McConnell’s “skinny” $500 billion coronavirus relief bill died in the Senate. In the least surprising event of the week, the plan got just 52 votes, well short of the 60 it needed to advance. It included $300 per week in federal unemployment benefits through Dec. 27, another round of Paycheck Protection Program (PPP) funding, more money for testing and schools, and liability protections from coronavirus-related lawsuits. But it excluded assistance for state and local governments and a second round of direct economic relief payments to individuals. Both are in a $3 trillion bill passed by the House in May. Will the bill’s failure, a slowing recovery, pressure from moderate Democrats on House Speaker Nancy Pelosi, and President Trump’s political problems bring the parties to the table?
For those in need, a new round of cash stimulus payments could help the most. TPC’s Elaine Maag describes an Urban Institute analysis that finds an additional $1,200 payment per person (up to $6,000 per household) would lift 8.3 million people out of poverty through the end of the year. If Congress approves a new round of COVID-19 relief, Elaine concludes that cash payments would be an effective, equitable method to reduce poverty, particularly among Black and Hispanic households.
How about more opportunity zones? President Trump is fine tuning his pitch to Black voters, His main promise: An expansion of opportunity zones that were included in the Tax Cuts and Jobs Act (TCJA). The White House says the program will reduce poverty and has resulted in $75 billion in private investment to distressed communities. The Urban Institute’s Brett Theodos says developers and investors are the real beneficiaries: “The program… is set up really… for billionaires, or at least multimillionaires.” He warned that creating additional zones could redirect investment from the neediest neighborhoods to less risky areas for development.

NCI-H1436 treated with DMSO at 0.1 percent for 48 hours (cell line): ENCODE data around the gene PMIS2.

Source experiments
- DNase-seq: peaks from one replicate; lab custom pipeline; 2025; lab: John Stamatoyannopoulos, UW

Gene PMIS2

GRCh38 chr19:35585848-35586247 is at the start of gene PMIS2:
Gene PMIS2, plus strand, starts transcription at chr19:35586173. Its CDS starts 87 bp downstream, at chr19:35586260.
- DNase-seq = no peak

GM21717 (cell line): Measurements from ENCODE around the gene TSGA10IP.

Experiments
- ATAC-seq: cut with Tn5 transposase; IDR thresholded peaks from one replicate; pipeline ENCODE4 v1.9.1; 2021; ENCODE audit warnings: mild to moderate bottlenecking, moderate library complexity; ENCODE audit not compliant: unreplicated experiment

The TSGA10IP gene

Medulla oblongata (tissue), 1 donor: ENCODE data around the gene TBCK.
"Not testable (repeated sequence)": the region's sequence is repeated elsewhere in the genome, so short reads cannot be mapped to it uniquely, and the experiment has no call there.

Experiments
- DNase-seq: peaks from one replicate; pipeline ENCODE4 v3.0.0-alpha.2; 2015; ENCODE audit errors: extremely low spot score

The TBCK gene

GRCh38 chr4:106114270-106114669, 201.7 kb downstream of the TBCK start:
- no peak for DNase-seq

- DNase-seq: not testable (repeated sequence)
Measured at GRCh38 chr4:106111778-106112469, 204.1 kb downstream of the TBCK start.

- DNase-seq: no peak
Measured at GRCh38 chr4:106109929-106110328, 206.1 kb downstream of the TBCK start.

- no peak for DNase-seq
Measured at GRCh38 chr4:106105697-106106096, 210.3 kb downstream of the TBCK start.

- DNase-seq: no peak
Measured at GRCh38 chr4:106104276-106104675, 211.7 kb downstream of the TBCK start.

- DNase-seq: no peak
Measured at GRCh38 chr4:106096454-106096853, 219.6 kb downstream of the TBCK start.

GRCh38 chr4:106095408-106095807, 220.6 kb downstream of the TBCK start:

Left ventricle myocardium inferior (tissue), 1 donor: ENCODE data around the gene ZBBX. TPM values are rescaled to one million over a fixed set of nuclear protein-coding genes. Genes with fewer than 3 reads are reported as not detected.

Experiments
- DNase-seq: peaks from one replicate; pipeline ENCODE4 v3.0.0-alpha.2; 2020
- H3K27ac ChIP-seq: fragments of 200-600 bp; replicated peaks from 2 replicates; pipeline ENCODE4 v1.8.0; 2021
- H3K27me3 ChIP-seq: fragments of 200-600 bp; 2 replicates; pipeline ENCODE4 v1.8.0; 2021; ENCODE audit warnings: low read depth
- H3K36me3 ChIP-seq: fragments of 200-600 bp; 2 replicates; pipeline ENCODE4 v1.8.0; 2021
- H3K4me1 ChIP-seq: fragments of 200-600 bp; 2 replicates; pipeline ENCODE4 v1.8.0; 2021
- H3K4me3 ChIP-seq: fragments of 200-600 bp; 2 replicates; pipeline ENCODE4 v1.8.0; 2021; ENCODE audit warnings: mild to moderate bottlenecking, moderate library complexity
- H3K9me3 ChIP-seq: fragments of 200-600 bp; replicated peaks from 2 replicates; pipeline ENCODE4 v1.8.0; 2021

How did corporations respond to the TCJA’s tax cuts? As widely expected, they accelerated deductions into 2017 (when tax rates were higher) and delayed income into 2018 (when rates were lower), thereby minimizing their taxes. Those are the findings of a study by Tim Dowd and Christopher Giosa of the Joint Committee on Taxation and co-author Thomas Willingham. They analyzed a sample of US corporate tax returns from 2017 and 2018 to see how firms responded to corporate tax changes in the 2017 TCJA.
Georgia’s tax collections in August are up compared to last year. Governor Brian Kemp announced that the state’s net tax collections in August increased $134.5 million from a year ago, to nearly $1.89 billion. Some state budget-writers remain cautious, however, noting that such summer gains could be temporary.
But in Hawaii… State tax collections have suffered in the wake of the pandemic. Hawaii, highly sensitive to the collapse in tourism, faces a $2.3 billion shortfall for its two-year budget. Tax collections for fiscal year 2022 are expected to total about $6.4 billion, or nearly $200 million less than projected in May. At the end of June 2019, the state had collected $7.1 billion in taxes. Analysts predict annual tax collections may not reach $7 billion again until fiscal year 2024.
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- © Urban Institute, Brookings Institution, and individual authors, 2020.